MARIETTA, GA—As part of an ongoing effort to eradicate homosexuality, Cobb County Evangelical Hospital held its fifth annual Walk to Cure Gayness Sunday, drawing thousands of participants to raise funds and awareness for the debilitating psychosexual disease.
Hospital administrators said the remarkably high turnout, which included many survivors and their new opposite-sex spouses, would allow the gayness treatment center to focus on developing new, more effective techniques to cure sufferers of their deviant lifestyle choice.
"Today's walk marks another important step in our continuing battle to make gayness a thing of the past," said hospital president Kenneth P. Strickland, who like many in attendance was wearing a gray ex-gay-awareness ribbon. "Thanks to the groundbreaking research these events make possible, perhaps in 10 or 15 years people who realize they're attracted to members of their own gender can have a shot at leading long, heterosexual lives in the eyes of God."
Well represented among the crowd of walkers in matching "5th Annual Walk to Cure Gayness" collared button-down shirts and khaki slacks were families and friends who had lost loved ones to the illness over the years. As they made their way through downtown Marietta cheered on by volunteers screaming about the evils of sodomy, some took a moment to remember those who had succumbed to the salvation-ending affliction.
"You don't think something like this will ever happen to your family, and then one day your daughter is suddenly taken away from you just like that," said Cheryl Larson, who drove in from nearby Macon with her teenage son and only remaining child. "The doctors told me there was nothing that could have been done to save her, but I feel partially responsible."
"I could have prayed harder. It's something I think about every day," she continued. "And now my Kelly is gone forever. She's in Seattle now."
According to sources, a significant portion of the funding will go toward the purchase of new state-of-the-art gayness treatment equipment such as the YHWH-500, a device that holds one's eyelids open while a patient is forced to read biblical passages denouncing the abomination of homosexuality, and administers a strong electric shock anytime one feels the urge to masturbate to an image of the same sex.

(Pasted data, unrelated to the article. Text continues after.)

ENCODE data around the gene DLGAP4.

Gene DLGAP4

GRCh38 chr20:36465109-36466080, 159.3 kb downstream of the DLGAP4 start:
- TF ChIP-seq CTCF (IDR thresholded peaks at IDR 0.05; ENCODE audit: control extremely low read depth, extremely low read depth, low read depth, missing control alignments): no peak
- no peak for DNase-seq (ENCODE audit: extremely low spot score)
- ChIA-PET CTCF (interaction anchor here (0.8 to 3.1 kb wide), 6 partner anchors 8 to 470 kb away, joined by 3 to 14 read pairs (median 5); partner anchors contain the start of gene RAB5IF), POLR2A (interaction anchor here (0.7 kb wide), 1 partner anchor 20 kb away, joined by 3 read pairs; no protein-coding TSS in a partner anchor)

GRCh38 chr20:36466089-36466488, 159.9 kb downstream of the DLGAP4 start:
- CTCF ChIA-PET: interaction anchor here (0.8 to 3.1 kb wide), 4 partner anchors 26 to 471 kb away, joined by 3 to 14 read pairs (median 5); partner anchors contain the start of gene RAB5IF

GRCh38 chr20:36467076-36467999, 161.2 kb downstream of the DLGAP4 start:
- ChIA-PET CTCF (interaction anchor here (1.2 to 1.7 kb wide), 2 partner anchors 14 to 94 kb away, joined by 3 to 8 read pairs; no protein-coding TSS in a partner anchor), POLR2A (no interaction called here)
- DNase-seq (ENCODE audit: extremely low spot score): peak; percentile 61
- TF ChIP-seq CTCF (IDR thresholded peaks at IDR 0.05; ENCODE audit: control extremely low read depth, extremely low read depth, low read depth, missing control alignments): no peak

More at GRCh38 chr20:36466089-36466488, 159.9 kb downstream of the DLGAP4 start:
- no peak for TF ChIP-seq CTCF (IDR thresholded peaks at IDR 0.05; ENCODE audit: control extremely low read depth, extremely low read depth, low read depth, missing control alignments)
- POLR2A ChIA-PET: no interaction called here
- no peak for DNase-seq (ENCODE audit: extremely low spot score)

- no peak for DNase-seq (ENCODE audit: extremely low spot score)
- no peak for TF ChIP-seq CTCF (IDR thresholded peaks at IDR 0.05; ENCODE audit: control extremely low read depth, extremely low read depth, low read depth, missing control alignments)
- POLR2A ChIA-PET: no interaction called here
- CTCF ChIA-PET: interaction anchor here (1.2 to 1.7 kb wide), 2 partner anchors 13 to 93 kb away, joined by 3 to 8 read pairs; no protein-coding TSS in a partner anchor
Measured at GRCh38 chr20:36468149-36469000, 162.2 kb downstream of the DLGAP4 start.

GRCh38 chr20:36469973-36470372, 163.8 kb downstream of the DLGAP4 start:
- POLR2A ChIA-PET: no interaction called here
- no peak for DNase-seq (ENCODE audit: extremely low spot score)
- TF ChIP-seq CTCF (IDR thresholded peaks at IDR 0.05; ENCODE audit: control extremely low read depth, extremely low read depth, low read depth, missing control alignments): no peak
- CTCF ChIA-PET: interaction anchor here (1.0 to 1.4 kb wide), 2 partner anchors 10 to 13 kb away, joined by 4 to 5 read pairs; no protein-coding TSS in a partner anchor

Administrators confirmed that some money will be allocated toward remodeling the hospital's outdated physical therapy center, which, after 14 years of reteaching gay men how to walk properly, "has started to show its age."
The hospital also used the occasion to announce the construction of a new gay pediatric wing, which will cost an estimated $2.6 million to build over the next three years. Officials expressed hope that such a facility would encourage parents to bring in their kids at the first sign of gayness, before it's too late.
"Hopefully, with a dedicated site for homsexual children, we can start diagnosing and treating the disease earlier than ever before," said Strickland, adding that the new wing's decor would adhere to strict gender-conforming norms. "Unfortunately, far too many victims don't get the care they need until well into adolescence, and then by the time they show up at our emergency room their gayness has spiraled out of control."
"It's devastating news no evangelical doctor wants to deliver to a patient's family," he added.
If the number of ex-gays taking part in the walk is any indication, however, Cobb County Evangelical's success stories are growing. Graphic designer Kevin Watson, 36, who was participating in his third Walk to Cure Gayness with his wife, proudly counts himself as one of the survivors.
"I was a goner there for a while, but as you can see I am now happily married to a woman," said Watson, draping an arm around the church organist nine years his senior whom he met and proposed to within months of his release from the hospital. "In spite of my condition, I defied the odds and as of next month my homosexuality will have been in remission for two years."
"I'm taking things one day at a time," he continued. "But right now it just feels great to be around so many incredible guys who went through the same thing."